Operational Risks and COVID-19
As the world adjusts to the changes brought about by the COVID-19 pandemic, one thing is certain – no company has been spared from the impact of a national shutdown and global business disruption. Equally, very few companies had included pandemic response of the type required in their business interruption plans. Spread of infection aided by our globally connected economy along with swift government actions allowed no time for companies to prepare or implement -- as a result, the collective business world could only react.
Those reactions – our responses to the pandemic – not only have businesses shifting operations in ways that had not been imagined previously but has had a profound effect on how organizations will operate going forward. Many companies have deviated from their normal operations, deviations both large and small.
Any deviation from the norm can mean new hazards that are not considered in an organization’s existing risk assessments and subsequent management. That matters, whether you are among the estimated 75 million Americans working from home or an essential worker who must remain on the job. And as businesses move to reopen, resuming direct contact with customers and between employees, risks are exacerbated for both employees and customers.
Risks to employees
Keeping employees safe during a pandemic is of paramount concern. With COVID-19, it is tempting to focus on the virus itself as the sole source of risk. However, the indirect risks associated with the pandemic are of equal concern, depending on your business.
Staffing levels are just one example of how a simple change can greatly impact an organization’s risk exposure. Operational risk assessments pre-pandemic were designed with optimal staffing levels in mind – the right number of people with the right skills.
When staffing levels are altered those changes often can lead to increased injuries when there aren’t enough resources to perform a task safely or when asked to take on new responsibilities. For example, a restaurant moving from dine-in service to delivery may require some employees to now drive – a job task requiring specific skills.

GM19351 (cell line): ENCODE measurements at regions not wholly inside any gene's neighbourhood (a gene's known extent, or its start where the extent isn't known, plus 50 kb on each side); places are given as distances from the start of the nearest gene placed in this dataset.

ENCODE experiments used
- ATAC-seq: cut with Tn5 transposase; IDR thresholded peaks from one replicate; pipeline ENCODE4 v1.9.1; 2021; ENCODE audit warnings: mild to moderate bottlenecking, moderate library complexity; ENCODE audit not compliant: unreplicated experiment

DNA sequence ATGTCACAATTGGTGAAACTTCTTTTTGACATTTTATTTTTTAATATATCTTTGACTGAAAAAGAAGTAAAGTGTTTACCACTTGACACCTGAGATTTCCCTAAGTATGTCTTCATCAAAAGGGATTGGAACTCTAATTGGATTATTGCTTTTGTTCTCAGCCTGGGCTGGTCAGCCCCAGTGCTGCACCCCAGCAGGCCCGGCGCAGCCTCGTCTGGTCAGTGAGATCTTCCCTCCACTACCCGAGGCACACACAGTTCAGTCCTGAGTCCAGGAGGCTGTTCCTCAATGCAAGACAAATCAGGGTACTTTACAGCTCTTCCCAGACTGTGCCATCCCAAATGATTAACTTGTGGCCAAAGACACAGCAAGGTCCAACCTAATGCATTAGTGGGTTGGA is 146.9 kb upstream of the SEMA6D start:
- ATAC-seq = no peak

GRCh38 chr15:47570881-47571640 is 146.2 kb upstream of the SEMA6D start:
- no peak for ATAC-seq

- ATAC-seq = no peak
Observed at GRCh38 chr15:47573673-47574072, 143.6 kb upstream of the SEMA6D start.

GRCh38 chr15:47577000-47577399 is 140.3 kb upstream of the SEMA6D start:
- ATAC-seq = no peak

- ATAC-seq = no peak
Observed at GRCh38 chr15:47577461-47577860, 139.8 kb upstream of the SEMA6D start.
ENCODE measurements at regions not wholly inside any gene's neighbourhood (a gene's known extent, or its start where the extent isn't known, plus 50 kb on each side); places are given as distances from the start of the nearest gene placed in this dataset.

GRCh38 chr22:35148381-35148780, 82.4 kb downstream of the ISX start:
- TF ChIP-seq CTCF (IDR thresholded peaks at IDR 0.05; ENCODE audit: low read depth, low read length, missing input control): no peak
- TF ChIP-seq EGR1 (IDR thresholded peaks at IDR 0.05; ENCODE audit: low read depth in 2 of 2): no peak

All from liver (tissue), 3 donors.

The best approach is to evaluate daily your operational risks based on actual staffing levels. Pay special attention to the following:
- Tasks that involve significant manual handling: if this task was typically spread across two or three employees, it is unrealistic to expect one employee to manage it alone, and it could be causing significant harm to the body.
- Lone worker scenarios: with potentially reduced staffing levels this may be a new risk not present previously.
- Activities to be completed within a limited time frame: time-sensitive tasks that were set up for a certain number of workers may need adjusting to fit the lower staff levels. Otherwise, employees could experience fatigue quickly, resulting in decreased productivity and higher risk of injury. For example, production lines working at half the staffing should be altered to accommodate the number of people working.
No matter what changes you make to your operations, examine the skills required and new hazards stemming from the change. Review carefully tasks for any new operations and perform a skills-based risk assessment to identify new hazards, including increased control measures. What new skills are required? Do your employees need additional training for those tasks? Have new control measures, such as personal protective equipment, been added?
Also, take care not to force fit employees to new tasks. For instance, being able to drive does not make someone a suitable driver. Screen employees to ensure they have the right qualities and skills to match the job.